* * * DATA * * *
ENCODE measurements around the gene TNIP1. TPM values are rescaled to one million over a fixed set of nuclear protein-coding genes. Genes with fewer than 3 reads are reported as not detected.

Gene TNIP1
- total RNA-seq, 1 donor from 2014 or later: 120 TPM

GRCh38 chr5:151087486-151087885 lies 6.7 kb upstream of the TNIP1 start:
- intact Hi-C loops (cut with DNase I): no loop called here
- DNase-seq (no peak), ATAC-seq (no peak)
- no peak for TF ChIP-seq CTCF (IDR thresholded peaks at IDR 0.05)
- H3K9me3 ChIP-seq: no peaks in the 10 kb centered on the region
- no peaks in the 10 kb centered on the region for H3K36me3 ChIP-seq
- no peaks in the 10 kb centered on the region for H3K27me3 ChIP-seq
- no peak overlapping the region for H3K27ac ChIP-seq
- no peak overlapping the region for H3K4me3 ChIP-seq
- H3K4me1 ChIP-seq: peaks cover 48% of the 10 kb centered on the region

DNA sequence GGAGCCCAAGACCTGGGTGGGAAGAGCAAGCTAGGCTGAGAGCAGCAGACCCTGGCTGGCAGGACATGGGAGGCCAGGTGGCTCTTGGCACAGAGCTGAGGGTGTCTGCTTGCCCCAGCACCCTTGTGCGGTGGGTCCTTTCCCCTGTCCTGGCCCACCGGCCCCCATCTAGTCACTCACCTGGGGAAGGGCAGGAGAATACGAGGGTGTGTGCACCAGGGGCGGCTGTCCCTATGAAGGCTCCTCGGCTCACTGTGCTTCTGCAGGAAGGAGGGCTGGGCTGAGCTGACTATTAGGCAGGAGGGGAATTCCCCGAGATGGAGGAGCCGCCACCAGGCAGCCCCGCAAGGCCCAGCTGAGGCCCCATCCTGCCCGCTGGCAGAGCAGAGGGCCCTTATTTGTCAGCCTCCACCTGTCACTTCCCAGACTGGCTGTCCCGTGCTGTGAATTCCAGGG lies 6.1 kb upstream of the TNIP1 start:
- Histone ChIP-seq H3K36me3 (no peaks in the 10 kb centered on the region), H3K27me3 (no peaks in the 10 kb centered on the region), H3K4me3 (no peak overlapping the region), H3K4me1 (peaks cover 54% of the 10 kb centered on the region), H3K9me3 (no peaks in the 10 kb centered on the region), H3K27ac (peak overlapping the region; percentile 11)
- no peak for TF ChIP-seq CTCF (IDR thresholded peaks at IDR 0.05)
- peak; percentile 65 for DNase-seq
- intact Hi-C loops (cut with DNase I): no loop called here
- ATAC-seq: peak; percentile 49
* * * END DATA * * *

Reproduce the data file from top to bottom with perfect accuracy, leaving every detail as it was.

ENCODE measurements around the gene TNIP1. TPM values are rescaled to one million over a fixed set of nuclear protein-coding genes. Genes with fewer than 3 reads are reported as not detected.

Gene TNIP1
- total RNA-seq, 1 donor from 2014 or later: 120 TPM

GRCh38 chr5:151087486-151087885 lies 6.7 kb upstream of the TNIP1 start:
- intact Hi-C loops (cut with DNase I): no loop called here
- DNase-seq (no peak), ATAC-seq (no peak)
- no peak for TF ChIP-seq CTCF (IDR thresholded peaks at IDR 0.05)
- H3K9me3 ChIP-seq: no peaks in the 10 kb centered on the region
- no peaks in the 10 kb centered on the region for H3K36me3 ChIP-seq
- no peaks in the 10 kb centered on the region for H3K27me3 ChIP-seq
- no peak overlapping the region for H3K27ac ChIP-seq
- no peak overlapping the region for H3K4me3 ChIP-seq
- H3K4me1 ChIP-seq: peaks cover 48% of the 10 kb centered on the region

DNA sequence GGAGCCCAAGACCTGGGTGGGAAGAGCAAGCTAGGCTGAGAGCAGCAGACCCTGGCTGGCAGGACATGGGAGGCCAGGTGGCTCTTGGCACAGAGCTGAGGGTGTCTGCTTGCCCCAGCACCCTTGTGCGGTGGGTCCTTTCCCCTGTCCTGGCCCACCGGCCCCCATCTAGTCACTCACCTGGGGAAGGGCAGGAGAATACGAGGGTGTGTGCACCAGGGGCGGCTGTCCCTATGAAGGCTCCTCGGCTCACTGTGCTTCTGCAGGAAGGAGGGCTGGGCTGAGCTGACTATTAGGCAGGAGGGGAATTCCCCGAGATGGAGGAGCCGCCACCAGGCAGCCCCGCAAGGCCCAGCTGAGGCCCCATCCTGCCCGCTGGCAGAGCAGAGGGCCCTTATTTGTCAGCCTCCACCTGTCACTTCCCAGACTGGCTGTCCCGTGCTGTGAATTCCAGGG lies 6.1 kb upstream of the TNIP1 start:
- Histone ChIP-seq H3K36me3 (no peaks in the 10 kb centered on the region), H3K27me3 (no peaks in the 10 kb centered on the region), H3K4me3 (no peak overlapping the region), H3K4me1 (peaks cover 54% of the 10 kb centered on the region), H3K9me3 (no peaks in the 10 kb centered on the region), H3K27ac (peak overlapping the region; percentile 11)
- no peak for TF ChIP-seq CTCF (IDR thresholded peaks at IDR 0.05)
- peak; percentile 65 for DNase-seq
- intact Hi-C loops (cut with DNase I): no loop called here
- ATAC-seq: peak; percentile 49